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First published: 3/9/02

On the Social Construction of TEL

Highlight reel: special moments in the history of TEL (updates)

  • The serial experiments lain Ultimate Fan Guide from Guardians of Order is finally available! If you've seen it already, you may have noticed that I'm listed in the credits ^_^ While the book was being written, the folks at GoO contacted me for help, and I sent them some much-needed source material they weren't able to acquire on their own. Furthermore, they used some information from TEL in their book. Most specifically, I gave them permission to republish my information on the relationship between Apple and lain. Furthermore, the authors may have used TEL as a research resource for other parts of the book, as well. In any case, I am credited as having provided "additional research". From what I've read so far, I think the book is pretty nice, and I don't have any major problems with it. A more comprehensive review is forthcoming.

  • On February 11th, 2002, TEL was awarded a "Wolfie Award". Like myself, wolfie is a veteran member of the serial experiments lain Mailing List back from its early days on Listbot and to the present on Yahoo. Coming from wolfie, one of the most active and vocal members of the online lain community, the award means a lot to me.

    Wolfie Award

    wolfie also invented the Otaku Code, kind of like Geek Code, but specifically for anime and manga fans. Mine might be a little out of date, but here it is:

    *---OTAKU CODE V1.0---*
    s/+/++ fs++/* ml+++/* m++ j+ o/le a++ mc+++ cd+ con+++ cos fic+ art++ va+ h+ gen! SEL/+++ t++/ml k*
    *---OTAKU CODE V1.0---*

  • lain has been getting popular in Europe these days. Gabriel Sigrist, a journalist for (a Swiss online weekly newspaper), interviewed me over the phone as part of his research for the news story he wanted to write on lain and its growing international popularity. The article, in which I am quoted, can be found here: It's in French, so you might want to use Babelfish to translate it to your language of choice.

The Perils of Entropy

More than usual lately, I've been forced to deal with instances of my work being plagiarized. In the previous installment of lainspotting, I described what happened when someone tried impersonating me on a web discussion forum. This time, just a few days ago, my sources informed me that someone had posted my review of lain on a small anime website without crediting me (and without my permission). I contacted the webmaster of the site, requesting that the review be taken down. The webmaster responded, telling me that one of his staff members had posted the review (claiming it was his own). That staff member was immediately fired for committing plagiarism and for lying about it afterwards. The webmaster of the site promptly removed the review and apologized for the inconvenience.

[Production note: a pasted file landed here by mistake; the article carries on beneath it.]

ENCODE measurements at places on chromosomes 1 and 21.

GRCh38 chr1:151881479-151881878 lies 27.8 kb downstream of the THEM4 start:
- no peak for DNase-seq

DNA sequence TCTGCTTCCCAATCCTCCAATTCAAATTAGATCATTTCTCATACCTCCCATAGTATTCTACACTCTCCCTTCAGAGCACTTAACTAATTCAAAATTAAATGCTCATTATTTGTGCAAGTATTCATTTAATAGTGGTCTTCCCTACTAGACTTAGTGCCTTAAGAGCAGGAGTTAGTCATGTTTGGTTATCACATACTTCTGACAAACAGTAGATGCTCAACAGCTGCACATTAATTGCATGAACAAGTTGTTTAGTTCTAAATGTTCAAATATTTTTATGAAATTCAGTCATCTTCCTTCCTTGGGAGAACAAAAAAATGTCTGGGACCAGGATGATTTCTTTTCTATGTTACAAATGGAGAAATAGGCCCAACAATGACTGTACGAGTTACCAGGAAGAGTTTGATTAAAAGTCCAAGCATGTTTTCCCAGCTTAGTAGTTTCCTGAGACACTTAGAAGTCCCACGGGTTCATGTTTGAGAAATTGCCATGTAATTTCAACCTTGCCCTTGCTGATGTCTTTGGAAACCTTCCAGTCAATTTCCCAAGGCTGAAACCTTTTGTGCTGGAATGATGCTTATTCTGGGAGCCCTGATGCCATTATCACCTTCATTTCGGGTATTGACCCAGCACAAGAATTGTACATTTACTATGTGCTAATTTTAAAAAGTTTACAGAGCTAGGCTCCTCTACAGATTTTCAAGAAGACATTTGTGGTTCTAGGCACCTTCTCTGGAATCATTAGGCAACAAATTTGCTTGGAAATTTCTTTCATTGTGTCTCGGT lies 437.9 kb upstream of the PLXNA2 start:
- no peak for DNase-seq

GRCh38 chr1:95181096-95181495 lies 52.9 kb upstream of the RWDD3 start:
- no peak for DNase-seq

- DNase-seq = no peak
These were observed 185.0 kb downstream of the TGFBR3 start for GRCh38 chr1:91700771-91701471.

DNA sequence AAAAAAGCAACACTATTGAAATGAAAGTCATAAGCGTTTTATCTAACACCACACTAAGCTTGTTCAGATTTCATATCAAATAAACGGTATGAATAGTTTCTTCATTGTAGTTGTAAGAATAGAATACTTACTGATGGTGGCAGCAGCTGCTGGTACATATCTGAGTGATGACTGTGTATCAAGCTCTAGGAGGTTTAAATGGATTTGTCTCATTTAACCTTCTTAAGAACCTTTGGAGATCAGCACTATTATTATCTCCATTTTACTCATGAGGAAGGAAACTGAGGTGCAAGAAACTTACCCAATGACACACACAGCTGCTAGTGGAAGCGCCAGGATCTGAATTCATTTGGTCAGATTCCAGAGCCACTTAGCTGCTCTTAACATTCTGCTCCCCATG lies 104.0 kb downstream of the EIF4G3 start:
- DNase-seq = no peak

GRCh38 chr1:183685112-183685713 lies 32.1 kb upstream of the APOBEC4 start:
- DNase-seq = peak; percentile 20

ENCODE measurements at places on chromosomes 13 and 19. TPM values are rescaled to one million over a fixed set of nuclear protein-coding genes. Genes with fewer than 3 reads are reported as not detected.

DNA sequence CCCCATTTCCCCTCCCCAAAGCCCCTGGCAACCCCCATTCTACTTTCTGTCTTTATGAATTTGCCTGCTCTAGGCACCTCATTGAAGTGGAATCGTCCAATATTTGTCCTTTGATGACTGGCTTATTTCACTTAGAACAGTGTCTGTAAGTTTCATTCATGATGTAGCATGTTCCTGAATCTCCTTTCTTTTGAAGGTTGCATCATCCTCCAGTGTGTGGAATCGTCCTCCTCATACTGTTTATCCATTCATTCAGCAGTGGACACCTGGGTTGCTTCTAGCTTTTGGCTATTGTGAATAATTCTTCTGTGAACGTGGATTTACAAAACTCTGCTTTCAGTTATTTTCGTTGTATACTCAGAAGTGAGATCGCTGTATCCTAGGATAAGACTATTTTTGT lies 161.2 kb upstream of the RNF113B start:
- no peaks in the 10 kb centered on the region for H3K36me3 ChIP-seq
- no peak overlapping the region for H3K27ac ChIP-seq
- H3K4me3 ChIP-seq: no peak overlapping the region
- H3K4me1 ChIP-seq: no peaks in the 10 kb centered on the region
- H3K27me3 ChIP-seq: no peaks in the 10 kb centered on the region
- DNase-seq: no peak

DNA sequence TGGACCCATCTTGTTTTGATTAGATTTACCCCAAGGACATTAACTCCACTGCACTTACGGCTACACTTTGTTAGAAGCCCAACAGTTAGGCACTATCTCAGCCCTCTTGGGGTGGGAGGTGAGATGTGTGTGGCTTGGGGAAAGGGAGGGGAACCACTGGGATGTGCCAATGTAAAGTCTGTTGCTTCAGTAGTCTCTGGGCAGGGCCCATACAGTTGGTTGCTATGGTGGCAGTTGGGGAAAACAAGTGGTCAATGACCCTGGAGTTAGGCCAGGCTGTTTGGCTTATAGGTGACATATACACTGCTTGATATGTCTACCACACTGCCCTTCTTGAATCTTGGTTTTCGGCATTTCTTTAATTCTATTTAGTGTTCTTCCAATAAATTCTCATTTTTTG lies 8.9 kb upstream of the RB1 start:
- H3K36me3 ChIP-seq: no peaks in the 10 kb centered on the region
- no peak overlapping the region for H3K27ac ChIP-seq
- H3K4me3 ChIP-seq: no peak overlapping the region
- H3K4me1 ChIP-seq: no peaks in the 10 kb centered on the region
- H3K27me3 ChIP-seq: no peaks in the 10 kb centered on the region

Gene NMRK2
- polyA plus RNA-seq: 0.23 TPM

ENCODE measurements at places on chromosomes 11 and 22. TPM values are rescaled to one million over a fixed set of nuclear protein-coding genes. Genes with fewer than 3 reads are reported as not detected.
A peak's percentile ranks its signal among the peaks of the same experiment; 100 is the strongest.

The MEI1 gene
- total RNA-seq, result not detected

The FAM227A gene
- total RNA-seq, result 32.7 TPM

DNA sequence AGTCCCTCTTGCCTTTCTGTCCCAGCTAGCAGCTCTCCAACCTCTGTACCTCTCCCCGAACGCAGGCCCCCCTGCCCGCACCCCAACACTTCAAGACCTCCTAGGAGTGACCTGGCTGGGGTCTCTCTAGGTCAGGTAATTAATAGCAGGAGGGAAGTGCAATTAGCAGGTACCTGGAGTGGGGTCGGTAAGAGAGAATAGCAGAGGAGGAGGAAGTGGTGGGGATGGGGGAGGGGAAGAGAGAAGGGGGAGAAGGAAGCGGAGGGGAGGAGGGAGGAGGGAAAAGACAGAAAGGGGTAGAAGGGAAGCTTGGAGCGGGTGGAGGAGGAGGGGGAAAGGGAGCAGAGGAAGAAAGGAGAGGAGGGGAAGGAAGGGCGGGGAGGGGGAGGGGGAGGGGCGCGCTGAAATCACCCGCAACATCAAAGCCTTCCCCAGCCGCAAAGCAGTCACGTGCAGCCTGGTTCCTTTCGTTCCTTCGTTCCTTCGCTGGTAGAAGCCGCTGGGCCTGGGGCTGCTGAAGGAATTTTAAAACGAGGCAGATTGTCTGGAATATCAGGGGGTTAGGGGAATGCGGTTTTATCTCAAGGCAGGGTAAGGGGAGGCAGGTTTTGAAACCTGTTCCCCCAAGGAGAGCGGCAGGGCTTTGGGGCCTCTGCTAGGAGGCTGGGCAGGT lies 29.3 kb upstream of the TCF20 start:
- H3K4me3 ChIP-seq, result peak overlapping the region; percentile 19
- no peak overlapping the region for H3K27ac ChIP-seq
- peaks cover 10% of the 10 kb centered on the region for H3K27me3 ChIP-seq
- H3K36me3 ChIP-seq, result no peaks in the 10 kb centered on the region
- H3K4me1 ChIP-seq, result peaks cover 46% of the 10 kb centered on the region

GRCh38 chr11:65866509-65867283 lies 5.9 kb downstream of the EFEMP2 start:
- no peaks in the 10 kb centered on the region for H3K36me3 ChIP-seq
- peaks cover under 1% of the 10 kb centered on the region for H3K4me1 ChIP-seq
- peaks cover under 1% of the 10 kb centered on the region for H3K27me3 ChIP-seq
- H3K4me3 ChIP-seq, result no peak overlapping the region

I don't know what motivates this kind of copying. I'm just glad I caught it. In some ways, I wish all plagiarism of my work was this obvious. In general, the plagiarism tends to be much more subtle and difficult to detect, and that much more insidious. A lot of it is probably unintentional. Considering that most university undergrads lack a clear understanding of what is considered plagiarism, I probably shouldn't be so surprised when I come across unauthorized use of my work. Publishing on the internet is a double-edged sword, indeed.

This, is radio freedom...

WRPI, Troy

This is not exactly lain-related, but if you're interested in (possibly) hearing me on the radio, check out D.J. Wilsey's anime and J-pop radio show, which is broadcast weekly out of WRPI 91.5 FM, Troy, NY. The show is currently scheduled to play every (early) Wednesday morning from midnight to 1:30AM EST. D.J. Wilsey is the DJ, and I organize the anime and J-pop news portions of the show, which includes a reading of the weekly Oricon rankings from Japan by my friend James. Sometimes, I'll be in the studio as a guest commentator and to help out. Other times, I'll just call in on the telephone to relay the weekly news and whatnot, or to participate in the weekly trivia contest. I'm also responsible for taking e-mail requests (both in advance and during the show) for music, either anime-related or J-pop. Just e-mail me your name, where you're from, and what you want to hear. Of course, most people reading this won't be from Troy, NY. To hear the broadcast live over the internet, follow this link: at the appropriate time.

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Last updated on May 15th, 2002
Lawrence Eng